Here in this small building in Seoul, two grad-school students are busy at work.
A little over two years ago, the duo launched a startup based on an idea and need.
"Seatbelts are designed for adults, so when used by children, the strap tends to scratch their necks. But by using our product, the angle is adjusted…alleviating physical discomfort and providing children with a positive experience with the doll."
The product took first prize in their university's start-up competition and was granted the world renowned design award.
However, the accolades haven't necessarily translated to economic success as of yet.
"We thought as long as it was functional the product would sell. But this was very naive on our part. Consumers must be convinced that they need the product, and it's very hard to do that."
But the two continue to have faith in their products.
"You must be confident and believe in your product. If doubt creeps in, it can really take a toll. You need to continue to test you're product or service until you are certain it will work."
Many young business people are also making their start in the local food industry.
This food truck which operates in a popular university area in Seoul welcomes hordes of customers.
"The patty is very juicy and the vegetables are really fresh. This burger is really delicious."
"Good, it's good. Actually the size is bigger than the normal ones we eat in Hong Kong.
The young CEO started this food truck six years ago to create handmade burgers that can easily be eaten without using utensils. He opened a second branch last year near Hongdae, a popular neighborhood among young people,and so far, registered sales of about 506-thousand U.S. dollars.
But like any other business, challenges remain as the industry is often at the mercy of external factors such as weather, for example, sales may drop by half during the winter and rainy season.
Despite this, the CEO expects the business to grow based on taste and the fact that his burgers are made to order.
"Your product or service should not be swayed by trends. It has to be something unique and that you are good at. That is the key to sustaining success."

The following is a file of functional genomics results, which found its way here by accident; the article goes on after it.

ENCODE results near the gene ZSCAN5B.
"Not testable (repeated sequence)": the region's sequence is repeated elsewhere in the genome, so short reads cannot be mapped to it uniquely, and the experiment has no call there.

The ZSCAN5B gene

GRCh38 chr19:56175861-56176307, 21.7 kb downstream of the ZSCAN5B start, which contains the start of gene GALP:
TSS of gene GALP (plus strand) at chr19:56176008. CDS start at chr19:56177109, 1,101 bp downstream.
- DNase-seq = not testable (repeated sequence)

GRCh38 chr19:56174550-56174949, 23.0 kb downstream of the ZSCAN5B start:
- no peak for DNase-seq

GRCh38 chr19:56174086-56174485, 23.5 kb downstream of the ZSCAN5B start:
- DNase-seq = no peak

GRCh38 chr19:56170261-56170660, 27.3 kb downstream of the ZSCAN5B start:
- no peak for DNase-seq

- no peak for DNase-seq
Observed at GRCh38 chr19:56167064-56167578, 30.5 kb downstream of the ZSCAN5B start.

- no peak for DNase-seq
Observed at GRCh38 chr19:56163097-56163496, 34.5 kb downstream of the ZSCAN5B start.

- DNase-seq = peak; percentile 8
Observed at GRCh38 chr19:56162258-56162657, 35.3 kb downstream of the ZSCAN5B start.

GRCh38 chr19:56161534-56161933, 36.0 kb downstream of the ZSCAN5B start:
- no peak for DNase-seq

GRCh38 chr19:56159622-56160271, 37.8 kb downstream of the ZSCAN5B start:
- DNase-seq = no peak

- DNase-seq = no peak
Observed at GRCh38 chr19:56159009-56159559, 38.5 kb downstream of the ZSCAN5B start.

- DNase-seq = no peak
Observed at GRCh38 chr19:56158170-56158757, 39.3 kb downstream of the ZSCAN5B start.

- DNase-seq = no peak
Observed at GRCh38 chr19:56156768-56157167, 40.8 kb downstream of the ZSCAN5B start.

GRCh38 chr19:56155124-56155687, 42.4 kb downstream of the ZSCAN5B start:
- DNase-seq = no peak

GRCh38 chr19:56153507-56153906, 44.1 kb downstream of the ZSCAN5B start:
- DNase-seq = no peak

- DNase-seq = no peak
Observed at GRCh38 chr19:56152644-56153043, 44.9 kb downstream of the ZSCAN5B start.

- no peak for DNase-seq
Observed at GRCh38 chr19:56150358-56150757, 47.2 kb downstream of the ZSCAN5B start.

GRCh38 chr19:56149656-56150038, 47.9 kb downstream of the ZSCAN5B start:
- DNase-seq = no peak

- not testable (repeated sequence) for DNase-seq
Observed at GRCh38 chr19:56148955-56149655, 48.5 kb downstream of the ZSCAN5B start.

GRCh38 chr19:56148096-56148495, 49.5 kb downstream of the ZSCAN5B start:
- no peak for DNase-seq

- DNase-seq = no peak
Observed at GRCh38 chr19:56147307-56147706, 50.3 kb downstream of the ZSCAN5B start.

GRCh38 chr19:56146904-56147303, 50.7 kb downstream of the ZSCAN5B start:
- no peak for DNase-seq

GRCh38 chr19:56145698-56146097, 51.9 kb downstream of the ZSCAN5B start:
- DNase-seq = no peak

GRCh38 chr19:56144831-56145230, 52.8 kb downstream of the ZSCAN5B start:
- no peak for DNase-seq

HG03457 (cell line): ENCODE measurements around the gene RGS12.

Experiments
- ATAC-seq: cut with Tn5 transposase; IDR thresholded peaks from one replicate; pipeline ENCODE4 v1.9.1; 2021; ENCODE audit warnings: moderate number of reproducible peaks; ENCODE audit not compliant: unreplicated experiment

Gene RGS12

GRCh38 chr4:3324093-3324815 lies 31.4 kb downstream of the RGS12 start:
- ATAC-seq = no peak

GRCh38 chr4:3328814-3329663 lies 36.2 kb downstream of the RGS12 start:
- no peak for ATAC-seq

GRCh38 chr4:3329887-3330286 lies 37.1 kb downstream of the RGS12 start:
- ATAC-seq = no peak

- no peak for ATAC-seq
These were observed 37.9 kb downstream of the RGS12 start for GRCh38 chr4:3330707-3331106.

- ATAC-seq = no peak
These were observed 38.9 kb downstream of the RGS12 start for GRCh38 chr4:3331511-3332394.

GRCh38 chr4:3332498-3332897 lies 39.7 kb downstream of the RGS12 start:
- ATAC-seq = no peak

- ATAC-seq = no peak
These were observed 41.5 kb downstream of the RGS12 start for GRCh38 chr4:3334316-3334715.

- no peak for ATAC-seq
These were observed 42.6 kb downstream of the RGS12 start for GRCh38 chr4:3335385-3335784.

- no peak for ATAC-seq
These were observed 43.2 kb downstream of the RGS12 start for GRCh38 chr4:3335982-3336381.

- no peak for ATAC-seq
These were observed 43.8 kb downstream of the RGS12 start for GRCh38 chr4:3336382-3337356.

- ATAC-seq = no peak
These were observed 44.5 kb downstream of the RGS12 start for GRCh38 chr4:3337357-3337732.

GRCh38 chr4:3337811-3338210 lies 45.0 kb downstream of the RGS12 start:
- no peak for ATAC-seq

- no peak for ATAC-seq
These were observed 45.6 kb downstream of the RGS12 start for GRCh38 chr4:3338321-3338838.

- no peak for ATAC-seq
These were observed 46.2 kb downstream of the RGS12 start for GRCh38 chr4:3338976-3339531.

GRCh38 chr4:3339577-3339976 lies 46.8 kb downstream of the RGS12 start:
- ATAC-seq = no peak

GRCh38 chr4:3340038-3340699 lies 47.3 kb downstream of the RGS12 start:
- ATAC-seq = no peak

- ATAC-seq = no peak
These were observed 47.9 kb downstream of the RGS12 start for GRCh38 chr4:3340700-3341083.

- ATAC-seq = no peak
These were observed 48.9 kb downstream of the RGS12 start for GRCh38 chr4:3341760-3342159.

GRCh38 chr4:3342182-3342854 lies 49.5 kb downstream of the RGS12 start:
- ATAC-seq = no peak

Kim Seung-hyun is a young entrepreneur who proves that a top education isn't always necessary for success. After dropping out of high school, he worked as an apprentice under his father and learned about the printing industry. He eventually realized the potential of Korea's packaging market and started his own business in 2012. Now at 28, he is the CEO of one of the most successful packaging firms in the country, with projected sales of about 1.7 million dollars this year.
"It wasn't easy learning about the packaging industry. There isn't much information about it on the internet. I had to actually visit factories and printing firms to learn firsthand, and people in the industry were not very willing to teach me at first."
Kim says the most important factors in package design are eye-catching appearance and practicality. Keeping these fundamentals in mind, the company was able to create packaging for a variety of products including some of world's most renowned luxury goods.
With his company now an established firm in the industry, Kim is helping other startups promote their products through marketing assistance and offering discounts on packaging. He wants to share his experience and help others prosper.
"The most important thing when launching a startup is to experience everything firsthand. You always have to be on your toes and be willing to take the bumps at different stages. Only then, can you truly understand your business."
The entrepreneurs say that being a young CEO, is not a disadvantage, as long as you are brave and knowledgeable about your business.
Lee Ji-won Arirang News.